- Weather-proof for temperatures 4° to 122°
- Motion-activated recording capability
- Image resolution up to 1280 x 800
- View live and recorded video clips via the Frontpoint App
Get a clear eye on the situation with high-def resolutions up to 1280 x 800 pixels. In fact, images with a high level of picture clarity will help you use your clips as evidence in a police investigation if needed.
Field of View
The wider the angle that your outside security cameras can view, the higher the probability it will be able to capture footage near your home—and discern whether that footage is worth more investigation.
Choose an outdoor camera that features motion-activated video clips. Some cameras even offer customizable smartphone notifications, so you’ll know the moment someone triggers the sensor.
Don’t let the sun go down on home protection. Choose outside cameras with infrared night vision, so that even if the camera records something at midnight, you’ll be able to see the footage clearly.
The industry’s leading exterior home security cameras offer motion-activated video recordings—some even with smartphone alerts. That means you won’t have to watch hours of footage to find the right clip.
When a camera lives outside, it should be able to withstand the elements. Look for an outdoor camera that can handle temperatures between 4° to 122°, like the Frontpoint Outdoor Camera.
Color or Black-and-White
This one’s up to you. While it’s not essential to have outside surveillance cameras record in color, they may give your video clips an added edge in discerning faces compared to black-and-white images.
Burglary by Location in 2017.
The majority of burglaries occur in residential dwellings. So while an office workplace, local restaurant, or supermarket might pack more valuables than your home does, thieves still seem to target residences consistently. Investing in a motion-activated outdoor security camera is one of the best ways to deter burglars—or help police catch them.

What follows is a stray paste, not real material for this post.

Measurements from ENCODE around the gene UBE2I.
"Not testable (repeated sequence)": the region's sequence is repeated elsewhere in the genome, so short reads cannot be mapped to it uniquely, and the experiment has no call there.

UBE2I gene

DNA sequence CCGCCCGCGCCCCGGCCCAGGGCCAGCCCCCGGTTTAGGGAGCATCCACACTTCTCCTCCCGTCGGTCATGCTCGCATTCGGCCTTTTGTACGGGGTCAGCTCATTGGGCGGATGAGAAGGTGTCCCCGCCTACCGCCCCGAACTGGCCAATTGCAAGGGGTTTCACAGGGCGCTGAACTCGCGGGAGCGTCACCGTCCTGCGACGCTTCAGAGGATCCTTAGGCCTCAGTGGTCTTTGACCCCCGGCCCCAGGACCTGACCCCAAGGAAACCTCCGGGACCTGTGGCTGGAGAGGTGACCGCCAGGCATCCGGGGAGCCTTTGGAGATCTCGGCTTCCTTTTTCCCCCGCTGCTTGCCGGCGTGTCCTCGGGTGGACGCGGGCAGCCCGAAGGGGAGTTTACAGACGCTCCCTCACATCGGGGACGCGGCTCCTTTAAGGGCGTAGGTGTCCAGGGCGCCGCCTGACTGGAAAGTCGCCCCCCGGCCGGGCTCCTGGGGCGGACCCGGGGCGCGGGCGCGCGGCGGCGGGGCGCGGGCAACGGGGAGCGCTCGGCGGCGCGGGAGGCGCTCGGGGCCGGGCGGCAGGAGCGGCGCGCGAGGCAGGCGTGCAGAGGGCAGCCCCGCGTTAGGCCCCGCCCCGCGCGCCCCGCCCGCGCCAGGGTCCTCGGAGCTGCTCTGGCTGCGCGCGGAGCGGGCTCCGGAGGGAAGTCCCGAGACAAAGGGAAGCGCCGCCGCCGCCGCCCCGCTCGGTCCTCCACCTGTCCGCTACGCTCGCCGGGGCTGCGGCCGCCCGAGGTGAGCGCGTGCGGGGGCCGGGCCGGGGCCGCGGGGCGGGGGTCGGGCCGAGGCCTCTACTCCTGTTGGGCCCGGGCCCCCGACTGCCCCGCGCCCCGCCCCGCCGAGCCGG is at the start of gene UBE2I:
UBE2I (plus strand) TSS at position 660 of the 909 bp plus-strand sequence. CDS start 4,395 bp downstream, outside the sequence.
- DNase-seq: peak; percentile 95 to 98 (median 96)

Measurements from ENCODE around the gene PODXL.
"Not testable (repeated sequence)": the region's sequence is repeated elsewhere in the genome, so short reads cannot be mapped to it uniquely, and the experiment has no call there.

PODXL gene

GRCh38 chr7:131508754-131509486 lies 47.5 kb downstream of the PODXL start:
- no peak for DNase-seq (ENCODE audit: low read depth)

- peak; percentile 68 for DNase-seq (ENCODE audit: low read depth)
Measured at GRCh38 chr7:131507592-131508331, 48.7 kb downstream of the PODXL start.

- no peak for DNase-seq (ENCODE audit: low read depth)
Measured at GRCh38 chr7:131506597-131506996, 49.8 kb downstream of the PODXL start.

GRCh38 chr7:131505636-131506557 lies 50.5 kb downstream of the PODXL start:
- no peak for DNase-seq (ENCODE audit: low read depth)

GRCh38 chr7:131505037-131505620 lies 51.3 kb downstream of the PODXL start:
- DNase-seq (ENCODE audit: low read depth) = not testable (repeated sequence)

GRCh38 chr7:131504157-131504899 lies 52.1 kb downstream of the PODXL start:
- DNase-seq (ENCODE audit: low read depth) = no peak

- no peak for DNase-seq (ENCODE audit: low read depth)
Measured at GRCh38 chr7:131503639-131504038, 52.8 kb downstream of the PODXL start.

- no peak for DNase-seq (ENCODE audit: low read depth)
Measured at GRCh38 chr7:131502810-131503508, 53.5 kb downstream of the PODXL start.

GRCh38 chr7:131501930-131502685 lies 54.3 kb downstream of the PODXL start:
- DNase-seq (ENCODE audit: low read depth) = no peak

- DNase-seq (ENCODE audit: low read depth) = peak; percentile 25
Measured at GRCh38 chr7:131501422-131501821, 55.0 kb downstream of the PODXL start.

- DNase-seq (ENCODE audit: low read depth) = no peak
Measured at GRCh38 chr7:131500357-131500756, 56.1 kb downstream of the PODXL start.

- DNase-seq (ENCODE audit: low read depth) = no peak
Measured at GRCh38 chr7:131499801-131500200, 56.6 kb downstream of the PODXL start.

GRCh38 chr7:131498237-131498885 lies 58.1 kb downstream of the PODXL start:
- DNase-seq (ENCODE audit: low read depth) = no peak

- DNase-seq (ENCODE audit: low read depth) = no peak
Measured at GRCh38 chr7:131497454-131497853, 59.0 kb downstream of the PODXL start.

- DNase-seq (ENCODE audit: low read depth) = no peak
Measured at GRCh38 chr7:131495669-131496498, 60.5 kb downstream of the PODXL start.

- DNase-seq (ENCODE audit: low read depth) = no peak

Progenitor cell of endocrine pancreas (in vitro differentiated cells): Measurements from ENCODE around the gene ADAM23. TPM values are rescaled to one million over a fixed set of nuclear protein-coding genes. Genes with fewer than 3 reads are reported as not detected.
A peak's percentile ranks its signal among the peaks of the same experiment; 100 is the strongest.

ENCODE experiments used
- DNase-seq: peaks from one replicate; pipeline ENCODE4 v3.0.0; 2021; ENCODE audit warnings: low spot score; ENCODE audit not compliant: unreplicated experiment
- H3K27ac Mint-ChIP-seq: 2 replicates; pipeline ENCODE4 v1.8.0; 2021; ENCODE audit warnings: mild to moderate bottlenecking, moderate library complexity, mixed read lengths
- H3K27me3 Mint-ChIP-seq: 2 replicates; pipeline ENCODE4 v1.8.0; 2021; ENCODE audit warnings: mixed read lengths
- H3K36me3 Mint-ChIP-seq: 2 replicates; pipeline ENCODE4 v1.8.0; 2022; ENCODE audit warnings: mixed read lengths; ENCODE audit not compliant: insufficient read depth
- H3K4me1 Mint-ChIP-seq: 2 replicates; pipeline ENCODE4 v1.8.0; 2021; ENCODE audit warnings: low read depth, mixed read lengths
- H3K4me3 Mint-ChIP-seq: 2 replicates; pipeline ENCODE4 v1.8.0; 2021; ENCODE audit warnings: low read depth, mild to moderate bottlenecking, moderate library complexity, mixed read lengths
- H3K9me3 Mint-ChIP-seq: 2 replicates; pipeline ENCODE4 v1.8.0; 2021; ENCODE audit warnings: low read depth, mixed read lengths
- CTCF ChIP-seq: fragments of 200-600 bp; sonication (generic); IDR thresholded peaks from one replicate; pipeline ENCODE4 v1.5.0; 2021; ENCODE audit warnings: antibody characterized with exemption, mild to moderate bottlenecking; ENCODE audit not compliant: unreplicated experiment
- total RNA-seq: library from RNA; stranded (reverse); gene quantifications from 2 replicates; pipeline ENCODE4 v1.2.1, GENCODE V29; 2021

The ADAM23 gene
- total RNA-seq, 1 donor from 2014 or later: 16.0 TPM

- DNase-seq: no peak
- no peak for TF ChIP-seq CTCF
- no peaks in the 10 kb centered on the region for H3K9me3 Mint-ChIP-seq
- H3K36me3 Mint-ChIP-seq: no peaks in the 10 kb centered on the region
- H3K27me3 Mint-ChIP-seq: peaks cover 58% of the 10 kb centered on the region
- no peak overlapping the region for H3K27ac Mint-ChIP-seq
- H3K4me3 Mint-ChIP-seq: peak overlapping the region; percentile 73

67% of all reported burglaries in 2017 were from residential dwellings.
Primary entrances deserve primary attention. Mount outdoor home security cameras above your doors for a perfect first line of defense.
Affix a camera above your garage door, so you can record anyone approaching your home—or gravitating to your garage.
Sneak an outdoor security camera under the sill of a hard-to-reach window to capture a far-reaching viewing angle.
Birdhouse or Feeder
Let your front-porch bird feeders do double duty. Hide outdoor security cameras in or around them for some truly birds-eye surveillance.
Fake Rock or Fixture
Have a favorite statue or water feature by your front door? Use your artwork—or your landscaping—for your safety by hiding your camera close by.
Bush or Tree
That flower garden isn’t just for looks. For a security boost, tuck an outdoor camera among your spruce trees or rose bushes. Bonus points for a color match.
How to Hide Security Camera Wires.
It’s one thing to hide your cameras effectively, and quite another to hide the wires. Long and winding, often with a mind of their own, outdoor video camera wires might need some extra TLC to disguise them.
Exposed wires also pose added safety risks—such as a burglar snipping them as they walk by or a neighborhood cat treating them like a new toy. Thus, it’s smart to remove them from view. So how can you hide your outside security camera wires inconspicuously? We’ve got a few solutions.
- Leverage Your Landscaping. When it comes to hiding wires, foliage is your friend. Use some surrounding plant life to your benefit to act as camera-wire camouflage. Run them through a nearby tree branch, tuck them behind leaves, or let some tall flowers blossom around them.
- Paint Them. The art of camouflage is a fantastic resource for obscuring camera wires. Simply painting your wires can help them blend in and stay hidden. Paint them white to match the gutter, green to mimic vines, or use some leftover window paint to mask them behind a shutter.
- Feed Wires Through Walls. To make the wires disappear entirely, your best bet is to drill into a nearby wall or ceiling and filter the wires through. This option might take some expertise and finesse, so we recommend reaching out to your electrician to avoid an accidental power outage.